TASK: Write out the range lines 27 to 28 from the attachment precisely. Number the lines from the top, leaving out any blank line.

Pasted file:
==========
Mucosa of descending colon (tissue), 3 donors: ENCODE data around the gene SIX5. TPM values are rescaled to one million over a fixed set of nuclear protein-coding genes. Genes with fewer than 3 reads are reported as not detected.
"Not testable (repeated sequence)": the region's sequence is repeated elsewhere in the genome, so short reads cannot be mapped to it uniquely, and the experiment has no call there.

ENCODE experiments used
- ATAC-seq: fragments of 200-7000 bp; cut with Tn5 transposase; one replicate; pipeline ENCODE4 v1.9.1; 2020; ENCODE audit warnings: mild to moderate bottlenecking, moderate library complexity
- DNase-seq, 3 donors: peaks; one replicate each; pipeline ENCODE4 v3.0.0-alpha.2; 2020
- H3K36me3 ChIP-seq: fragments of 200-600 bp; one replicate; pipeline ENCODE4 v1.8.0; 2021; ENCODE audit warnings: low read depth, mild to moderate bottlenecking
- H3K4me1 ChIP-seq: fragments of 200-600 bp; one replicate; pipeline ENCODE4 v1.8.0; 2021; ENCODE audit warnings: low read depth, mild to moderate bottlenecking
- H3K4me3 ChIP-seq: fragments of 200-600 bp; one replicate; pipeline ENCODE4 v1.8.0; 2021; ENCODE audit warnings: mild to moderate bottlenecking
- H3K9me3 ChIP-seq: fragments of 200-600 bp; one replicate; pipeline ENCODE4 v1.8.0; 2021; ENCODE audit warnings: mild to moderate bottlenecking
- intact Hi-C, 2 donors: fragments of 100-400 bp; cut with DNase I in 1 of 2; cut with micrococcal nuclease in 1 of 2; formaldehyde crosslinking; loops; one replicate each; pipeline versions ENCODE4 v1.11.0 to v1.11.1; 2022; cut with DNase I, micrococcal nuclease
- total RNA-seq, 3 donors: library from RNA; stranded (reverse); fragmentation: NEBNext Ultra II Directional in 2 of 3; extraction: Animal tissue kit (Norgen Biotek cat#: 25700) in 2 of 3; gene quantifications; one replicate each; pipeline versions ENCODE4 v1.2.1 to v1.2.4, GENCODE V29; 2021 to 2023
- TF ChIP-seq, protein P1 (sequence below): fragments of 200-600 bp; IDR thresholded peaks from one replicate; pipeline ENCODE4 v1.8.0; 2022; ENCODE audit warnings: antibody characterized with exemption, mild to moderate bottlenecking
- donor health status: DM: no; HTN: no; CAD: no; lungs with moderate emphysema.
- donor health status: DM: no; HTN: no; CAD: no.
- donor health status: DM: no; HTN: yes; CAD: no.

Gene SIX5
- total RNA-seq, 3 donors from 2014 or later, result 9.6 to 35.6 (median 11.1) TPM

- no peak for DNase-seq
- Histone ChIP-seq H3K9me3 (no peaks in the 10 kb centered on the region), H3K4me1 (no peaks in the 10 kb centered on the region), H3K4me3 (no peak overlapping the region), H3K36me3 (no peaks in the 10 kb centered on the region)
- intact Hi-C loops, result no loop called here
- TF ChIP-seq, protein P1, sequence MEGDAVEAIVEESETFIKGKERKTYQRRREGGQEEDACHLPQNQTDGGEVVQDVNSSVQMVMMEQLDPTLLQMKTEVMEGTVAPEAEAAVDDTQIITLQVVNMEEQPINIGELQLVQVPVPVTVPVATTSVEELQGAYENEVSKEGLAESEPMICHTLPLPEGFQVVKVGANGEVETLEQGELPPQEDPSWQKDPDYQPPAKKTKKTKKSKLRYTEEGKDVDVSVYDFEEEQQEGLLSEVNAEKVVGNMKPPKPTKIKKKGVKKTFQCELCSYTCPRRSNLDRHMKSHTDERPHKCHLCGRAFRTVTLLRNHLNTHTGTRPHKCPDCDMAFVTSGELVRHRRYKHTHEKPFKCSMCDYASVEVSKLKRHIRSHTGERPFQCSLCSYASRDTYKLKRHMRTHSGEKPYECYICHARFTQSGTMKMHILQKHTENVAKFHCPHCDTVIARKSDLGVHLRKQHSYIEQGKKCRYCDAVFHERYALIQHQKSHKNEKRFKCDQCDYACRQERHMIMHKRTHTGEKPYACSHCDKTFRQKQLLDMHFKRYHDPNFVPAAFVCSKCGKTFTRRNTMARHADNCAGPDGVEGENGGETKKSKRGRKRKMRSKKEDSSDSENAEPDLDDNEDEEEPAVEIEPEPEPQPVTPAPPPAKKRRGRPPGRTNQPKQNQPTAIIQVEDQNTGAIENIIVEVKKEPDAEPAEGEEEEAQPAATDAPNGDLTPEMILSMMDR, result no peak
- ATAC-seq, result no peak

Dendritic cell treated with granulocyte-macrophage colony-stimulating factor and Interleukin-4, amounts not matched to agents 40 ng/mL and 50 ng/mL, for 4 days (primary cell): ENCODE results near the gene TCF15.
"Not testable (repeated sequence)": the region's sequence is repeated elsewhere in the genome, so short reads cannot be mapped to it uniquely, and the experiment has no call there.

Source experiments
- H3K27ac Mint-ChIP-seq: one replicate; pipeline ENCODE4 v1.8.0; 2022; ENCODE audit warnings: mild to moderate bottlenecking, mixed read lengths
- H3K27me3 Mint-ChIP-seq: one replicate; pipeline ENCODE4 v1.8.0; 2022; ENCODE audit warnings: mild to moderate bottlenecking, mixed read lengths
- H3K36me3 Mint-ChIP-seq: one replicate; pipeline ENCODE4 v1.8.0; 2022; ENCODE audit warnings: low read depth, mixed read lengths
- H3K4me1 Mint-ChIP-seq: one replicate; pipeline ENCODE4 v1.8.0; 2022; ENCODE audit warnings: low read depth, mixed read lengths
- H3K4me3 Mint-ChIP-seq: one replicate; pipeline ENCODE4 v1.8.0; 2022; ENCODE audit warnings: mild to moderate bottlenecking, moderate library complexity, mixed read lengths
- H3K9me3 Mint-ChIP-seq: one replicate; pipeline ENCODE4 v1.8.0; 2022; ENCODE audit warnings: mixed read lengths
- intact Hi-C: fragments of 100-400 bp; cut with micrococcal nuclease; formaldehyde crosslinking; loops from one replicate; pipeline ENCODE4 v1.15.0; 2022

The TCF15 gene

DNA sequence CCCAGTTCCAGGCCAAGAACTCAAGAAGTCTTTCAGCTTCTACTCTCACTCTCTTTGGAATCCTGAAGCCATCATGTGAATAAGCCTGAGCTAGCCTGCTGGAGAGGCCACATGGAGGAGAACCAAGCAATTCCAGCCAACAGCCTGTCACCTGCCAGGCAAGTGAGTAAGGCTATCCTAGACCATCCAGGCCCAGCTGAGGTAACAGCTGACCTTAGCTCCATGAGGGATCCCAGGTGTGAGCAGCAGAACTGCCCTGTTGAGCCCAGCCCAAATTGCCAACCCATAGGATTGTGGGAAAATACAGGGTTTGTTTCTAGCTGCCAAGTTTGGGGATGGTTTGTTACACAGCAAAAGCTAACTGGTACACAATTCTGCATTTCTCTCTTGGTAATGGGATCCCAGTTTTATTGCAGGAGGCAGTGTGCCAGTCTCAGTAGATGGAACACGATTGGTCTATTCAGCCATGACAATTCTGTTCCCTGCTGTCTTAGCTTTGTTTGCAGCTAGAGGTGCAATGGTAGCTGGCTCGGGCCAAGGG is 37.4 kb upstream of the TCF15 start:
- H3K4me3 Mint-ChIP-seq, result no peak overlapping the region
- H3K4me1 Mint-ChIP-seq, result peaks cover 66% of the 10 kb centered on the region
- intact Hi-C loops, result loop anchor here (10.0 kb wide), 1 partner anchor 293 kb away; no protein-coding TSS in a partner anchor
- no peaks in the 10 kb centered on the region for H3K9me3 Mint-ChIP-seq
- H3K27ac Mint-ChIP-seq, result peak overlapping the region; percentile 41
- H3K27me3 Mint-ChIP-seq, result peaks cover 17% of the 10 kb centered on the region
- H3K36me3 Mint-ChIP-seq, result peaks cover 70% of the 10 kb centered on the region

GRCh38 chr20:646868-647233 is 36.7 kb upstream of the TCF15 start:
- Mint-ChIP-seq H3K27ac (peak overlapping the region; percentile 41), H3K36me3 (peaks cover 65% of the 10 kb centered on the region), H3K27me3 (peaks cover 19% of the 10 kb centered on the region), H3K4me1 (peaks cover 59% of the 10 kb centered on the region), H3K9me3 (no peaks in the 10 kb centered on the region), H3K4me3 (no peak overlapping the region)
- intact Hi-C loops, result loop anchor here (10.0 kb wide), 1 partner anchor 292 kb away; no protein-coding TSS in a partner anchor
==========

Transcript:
- H3K27me3 Mint-ChIP-seq: one replicate; pipeline ENCODE4 v1.8.0; 2022; ENCODE audit warnings: mild to moderate bottlenecking, mixed read lengths
- H3K36me3 Mint-ChIP-seq: one replicate; pipeline ENCODE4 v1.8.0; 2022; ENCODE audit warnings: low read depth, mixed read lengths